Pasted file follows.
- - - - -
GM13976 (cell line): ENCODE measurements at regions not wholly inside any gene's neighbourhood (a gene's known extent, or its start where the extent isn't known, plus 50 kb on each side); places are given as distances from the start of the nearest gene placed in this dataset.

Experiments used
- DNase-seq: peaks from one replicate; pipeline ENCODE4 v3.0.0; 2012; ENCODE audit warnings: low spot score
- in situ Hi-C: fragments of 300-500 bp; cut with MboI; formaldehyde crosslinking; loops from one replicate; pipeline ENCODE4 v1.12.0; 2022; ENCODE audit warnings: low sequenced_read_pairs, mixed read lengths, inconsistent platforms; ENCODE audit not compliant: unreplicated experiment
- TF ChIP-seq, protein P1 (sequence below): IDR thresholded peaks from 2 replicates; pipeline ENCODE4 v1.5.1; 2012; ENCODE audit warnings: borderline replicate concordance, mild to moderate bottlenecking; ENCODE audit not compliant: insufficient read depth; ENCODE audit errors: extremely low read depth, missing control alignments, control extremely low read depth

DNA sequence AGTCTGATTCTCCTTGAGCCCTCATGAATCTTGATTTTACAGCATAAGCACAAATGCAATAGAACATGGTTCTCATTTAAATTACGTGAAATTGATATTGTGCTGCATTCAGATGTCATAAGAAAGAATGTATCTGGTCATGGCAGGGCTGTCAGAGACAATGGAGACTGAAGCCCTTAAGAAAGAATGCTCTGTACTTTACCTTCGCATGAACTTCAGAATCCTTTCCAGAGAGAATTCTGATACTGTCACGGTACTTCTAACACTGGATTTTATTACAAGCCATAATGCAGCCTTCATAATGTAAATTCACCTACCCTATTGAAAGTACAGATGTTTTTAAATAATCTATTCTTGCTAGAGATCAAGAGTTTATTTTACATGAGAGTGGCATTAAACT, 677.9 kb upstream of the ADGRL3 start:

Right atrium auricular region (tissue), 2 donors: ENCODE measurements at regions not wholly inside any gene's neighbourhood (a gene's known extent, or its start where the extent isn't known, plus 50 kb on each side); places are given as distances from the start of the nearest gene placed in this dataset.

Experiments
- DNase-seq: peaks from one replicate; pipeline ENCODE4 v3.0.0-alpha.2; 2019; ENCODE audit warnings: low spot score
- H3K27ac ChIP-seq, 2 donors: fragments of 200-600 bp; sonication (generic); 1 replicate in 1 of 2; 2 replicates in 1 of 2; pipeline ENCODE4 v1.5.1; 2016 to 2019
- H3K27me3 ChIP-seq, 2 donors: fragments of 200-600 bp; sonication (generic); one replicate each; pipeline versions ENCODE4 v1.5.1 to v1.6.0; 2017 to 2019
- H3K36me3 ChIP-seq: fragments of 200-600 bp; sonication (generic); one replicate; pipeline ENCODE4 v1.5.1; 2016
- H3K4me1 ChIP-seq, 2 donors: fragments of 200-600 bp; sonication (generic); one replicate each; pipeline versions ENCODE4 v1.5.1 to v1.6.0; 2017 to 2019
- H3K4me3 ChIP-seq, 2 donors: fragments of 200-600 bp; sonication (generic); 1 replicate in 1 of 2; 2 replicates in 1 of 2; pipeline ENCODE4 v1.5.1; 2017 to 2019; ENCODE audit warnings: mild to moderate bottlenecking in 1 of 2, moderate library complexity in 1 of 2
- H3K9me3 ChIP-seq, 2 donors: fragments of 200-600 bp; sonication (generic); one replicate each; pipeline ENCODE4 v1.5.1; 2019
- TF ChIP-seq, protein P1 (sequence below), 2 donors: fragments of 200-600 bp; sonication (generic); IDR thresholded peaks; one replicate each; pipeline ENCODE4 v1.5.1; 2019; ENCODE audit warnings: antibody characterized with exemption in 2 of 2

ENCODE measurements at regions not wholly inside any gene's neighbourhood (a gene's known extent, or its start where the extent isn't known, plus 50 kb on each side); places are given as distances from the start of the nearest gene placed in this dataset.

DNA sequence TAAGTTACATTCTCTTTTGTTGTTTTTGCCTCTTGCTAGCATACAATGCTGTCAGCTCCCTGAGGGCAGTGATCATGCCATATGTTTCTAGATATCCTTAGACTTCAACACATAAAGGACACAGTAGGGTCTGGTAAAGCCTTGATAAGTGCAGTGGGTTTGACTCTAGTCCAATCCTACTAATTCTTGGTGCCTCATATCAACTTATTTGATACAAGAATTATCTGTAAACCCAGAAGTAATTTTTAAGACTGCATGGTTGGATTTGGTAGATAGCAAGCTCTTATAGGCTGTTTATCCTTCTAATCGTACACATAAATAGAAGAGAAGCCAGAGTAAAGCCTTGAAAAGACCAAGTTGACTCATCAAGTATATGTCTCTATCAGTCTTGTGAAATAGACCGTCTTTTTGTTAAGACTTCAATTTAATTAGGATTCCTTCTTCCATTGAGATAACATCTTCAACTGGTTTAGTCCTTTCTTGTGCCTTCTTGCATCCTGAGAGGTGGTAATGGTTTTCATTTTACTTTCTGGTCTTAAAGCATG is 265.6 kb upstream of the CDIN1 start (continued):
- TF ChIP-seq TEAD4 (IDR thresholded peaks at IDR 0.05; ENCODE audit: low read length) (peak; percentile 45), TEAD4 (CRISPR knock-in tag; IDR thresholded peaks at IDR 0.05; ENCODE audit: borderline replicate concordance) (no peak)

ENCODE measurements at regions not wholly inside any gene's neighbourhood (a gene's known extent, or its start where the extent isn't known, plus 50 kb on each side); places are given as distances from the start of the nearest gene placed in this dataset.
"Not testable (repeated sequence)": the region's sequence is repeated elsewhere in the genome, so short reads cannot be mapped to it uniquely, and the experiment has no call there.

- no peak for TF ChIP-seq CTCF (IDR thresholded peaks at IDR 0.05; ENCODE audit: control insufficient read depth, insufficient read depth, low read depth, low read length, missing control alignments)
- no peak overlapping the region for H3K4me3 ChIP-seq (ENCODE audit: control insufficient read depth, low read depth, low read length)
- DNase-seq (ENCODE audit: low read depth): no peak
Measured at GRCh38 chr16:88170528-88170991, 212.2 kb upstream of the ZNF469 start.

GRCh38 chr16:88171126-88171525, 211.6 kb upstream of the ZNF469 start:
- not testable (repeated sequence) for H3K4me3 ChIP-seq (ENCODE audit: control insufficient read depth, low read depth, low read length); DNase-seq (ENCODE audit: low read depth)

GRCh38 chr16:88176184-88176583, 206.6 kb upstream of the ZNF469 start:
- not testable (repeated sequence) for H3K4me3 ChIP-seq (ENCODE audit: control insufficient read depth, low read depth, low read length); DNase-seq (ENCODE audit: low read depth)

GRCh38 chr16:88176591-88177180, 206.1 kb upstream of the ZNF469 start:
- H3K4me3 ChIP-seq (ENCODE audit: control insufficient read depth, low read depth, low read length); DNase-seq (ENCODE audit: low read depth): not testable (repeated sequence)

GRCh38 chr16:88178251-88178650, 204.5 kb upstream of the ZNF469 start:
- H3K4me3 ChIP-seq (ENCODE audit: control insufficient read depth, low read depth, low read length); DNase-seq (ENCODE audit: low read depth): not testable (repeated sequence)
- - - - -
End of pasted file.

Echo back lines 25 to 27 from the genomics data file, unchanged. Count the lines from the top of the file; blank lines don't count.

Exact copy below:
Measured at GRCh38 chr16:88170528-88170991, 212.2 kb upstream of the ZNF469 start.

GRCh38 chr16:88171126-88171525, 211.6 kb upstream of the ZNF469 start:
- not testable (repeated sequence) for H3K4me3 ChIP-seq (ENCODE audit: control insufficient read depth, low read depth, low read length); DNase-seq (ENCODE audit: low read depth)